R (Nicklinson) v Ministry of Justice (Attorney General and another intervening) R (AM) v DPP and Others (Same intervening) [DC]

JurisdictionEngland & Wales
JudgeLord Justice Toulson,Mr Justice Royce,Mrs Justice Macur
Judgment Date13 November 2012
Neutral Citation[2012] EWHC 2381 (Admin)
Docket NumberCase No: CO/7774/2010; CO/7850/2011
CourtQueen's Bench Division (Administrative Court)
Date13 November 2012

[2012] EWHC 2381 (Admin)




Royal Courts of Justice

Strand, London, WC2A 2LL


Lord Justice Toulson

Mr Justice Royce


Mrs Justice Macur

Case No: CO/7774/2010; CO/7850/2011

The Queen on the Application of Tony Nicklinson
Ministry of Justice
Director of Public Prosecutions Jane Nicklinson
Interested Parties
And Between:
The Queen on the Application of Am
(1) Director of Public Prosecutions
(2) The Solicitors Regulation Authority
(3) The General Medical Council
An Nhs Primary Care Trust
Interested Party
The Attorney General Cnk Alliance Ltd (Care Not Killing)

Paul Bowen QC (instructed by Bindmans LLP) for Tony Nicklinson

David Perry QC and James Strachan (instructed by Treasury Solicitor) for the Ministry of Justice

Philip Havers QC and Adam Sandell (Instructed by Leigh Day & Co) for AM

John McGuinness QC (Instructed by CPS Appeals Unit) for the Director of Public Prosecutions

Timothy Dutton QC and Miss M Butler (instructed by Bevan Brittan) for the Solicitors Regulation Authority

Robert Englehart QC and Andrew Scott (Instructed by GMC Legal) for the General Medical Council

Jonathan Swift QC and Joanne Clement (Instructed by Treasury Solicitor) for the Attorney General

Charles Foster and Benjamin Bradley (Instructed by Barlow Robbins LLP) for the CNK Alliance Ltd


Hearing dates: 19-22 June 2012

Lord Justice Toulson



1. These are tragic cases. They present society with legal and ethical questions of the most difficult kind. They also involve constitutional questions. At the invitation of the court the Attorney General has intervened.


2. Put simply, the claimants suffer from catastrophic physical disabilities but their mental processes are unimpaired in the sense that they are fully conscious of their predicament. They suffer from “locked in syndrome”. Both have determined that they wish to die with dignity and without further suffering but their condition makes them incapable of ending their own lives. Neither is terminally ill and they face the prospect of living for many years.


3. I will refer to the claimants as Martin and Tony. Martin (which is not his real name) understandably wishes to preserve his privacy and the court has made an anonymity order. Tony's case has attracted a lot of public interest because he has taken part in public debate with the help of his wife, Mrs Nicklinson, and their daughters. As Mrs Nicklinson has said to the media, whatever the outcome of his case, there will be no winners. Either way, there is no happy ending in sight.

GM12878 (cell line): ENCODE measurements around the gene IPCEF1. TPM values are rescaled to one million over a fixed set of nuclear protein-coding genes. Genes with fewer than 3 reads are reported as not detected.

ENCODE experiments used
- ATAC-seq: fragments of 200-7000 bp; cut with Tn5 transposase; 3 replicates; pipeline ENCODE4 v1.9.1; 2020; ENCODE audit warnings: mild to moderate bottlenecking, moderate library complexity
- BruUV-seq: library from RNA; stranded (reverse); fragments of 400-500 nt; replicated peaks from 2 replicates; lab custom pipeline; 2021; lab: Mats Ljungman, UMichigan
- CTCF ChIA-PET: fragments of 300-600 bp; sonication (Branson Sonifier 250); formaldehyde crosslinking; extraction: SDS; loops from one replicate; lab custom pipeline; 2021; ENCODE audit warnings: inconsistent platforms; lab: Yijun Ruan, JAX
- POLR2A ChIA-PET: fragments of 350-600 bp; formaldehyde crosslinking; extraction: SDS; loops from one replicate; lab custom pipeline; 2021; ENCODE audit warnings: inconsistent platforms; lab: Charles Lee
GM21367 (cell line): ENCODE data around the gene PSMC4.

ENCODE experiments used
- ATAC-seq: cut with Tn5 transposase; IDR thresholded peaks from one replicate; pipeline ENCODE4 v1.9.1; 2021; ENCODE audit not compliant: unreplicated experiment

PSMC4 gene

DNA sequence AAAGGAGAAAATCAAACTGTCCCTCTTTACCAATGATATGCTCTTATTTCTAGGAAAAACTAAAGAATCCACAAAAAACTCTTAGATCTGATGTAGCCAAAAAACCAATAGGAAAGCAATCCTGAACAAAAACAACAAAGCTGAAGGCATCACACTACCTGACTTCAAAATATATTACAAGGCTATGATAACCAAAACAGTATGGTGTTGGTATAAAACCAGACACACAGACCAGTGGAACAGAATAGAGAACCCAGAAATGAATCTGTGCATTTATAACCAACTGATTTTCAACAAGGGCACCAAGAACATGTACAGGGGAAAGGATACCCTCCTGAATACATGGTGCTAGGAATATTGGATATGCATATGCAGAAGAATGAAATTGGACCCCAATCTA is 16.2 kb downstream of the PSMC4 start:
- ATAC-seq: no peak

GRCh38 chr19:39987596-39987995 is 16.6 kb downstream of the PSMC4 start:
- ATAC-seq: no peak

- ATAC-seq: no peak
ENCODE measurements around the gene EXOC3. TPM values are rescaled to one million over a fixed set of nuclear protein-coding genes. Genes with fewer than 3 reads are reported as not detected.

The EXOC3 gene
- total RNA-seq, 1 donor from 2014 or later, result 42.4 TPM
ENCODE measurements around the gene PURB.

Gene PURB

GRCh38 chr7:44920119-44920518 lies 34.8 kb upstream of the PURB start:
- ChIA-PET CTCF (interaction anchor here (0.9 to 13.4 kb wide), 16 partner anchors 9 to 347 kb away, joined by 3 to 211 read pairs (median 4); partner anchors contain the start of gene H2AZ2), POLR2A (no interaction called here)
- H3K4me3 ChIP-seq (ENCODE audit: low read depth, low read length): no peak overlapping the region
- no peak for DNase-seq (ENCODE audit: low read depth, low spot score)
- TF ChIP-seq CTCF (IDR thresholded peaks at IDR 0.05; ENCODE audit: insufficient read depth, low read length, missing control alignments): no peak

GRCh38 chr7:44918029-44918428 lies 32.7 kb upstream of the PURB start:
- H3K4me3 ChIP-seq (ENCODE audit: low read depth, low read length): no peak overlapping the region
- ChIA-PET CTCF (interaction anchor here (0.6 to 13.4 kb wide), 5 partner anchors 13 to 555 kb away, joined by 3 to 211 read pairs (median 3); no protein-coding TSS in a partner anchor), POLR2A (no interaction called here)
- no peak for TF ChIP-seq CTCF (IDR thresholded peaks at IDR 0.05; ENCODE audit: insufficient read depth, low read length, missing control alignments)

4. Barring unforeseen medical advances, neither Martin's nor Tony's condition is capable of physical improvement. Although they have many similarities, there are some differences in their condition. There are also differences in the orders which they seek and the ways in which their cases have been presented.




5. Martin would be capable of physically assisted suicide, but this would involve someone else committing an offence under the Suicide Act 1961, section 2. It would be possible for him to end his life at a Dignitas clinic in Zurich without an offence being committed under Swiss law; and if Martin's wife were willing to help him to do so, it is unlikely that she would face prosecution in England under the policy published by the Director of Public Prosecution (DPP) about prosecution for assisted suicide after the decision of the House of Lords in R (Purdy) v DPP [2009] UKHL 45, [2010] 1 AC 345. But Martin's wife, who is herself a nurse and devoted to his care, is understandably not willing to support Martin for that purpose, with which she does not agree, although she would wish to be with him to provide comfort and make her final farewell, if he were to succeed in his purpose by the help of others.


6. Martin's main claim is against the DPP, but the Solicitors Regulation Authority (SRA) and the General Medical Council (GMC) have been included in the proceedings. Because of the importance of the issues, I would give Martin permission to apply for judicial review.


7. In his claim Martin's condition is described in this way:

“6. Martin is 47 years old. He lives with his wife and his wife's daughter. In August 2008 he suffered a brain stem stroke. This has left him virtually unable to move. He cannot speak. He can communicate only through small movements of his head and eyes and, very slowly, by using a special computer that can detect where on a screen he is looking.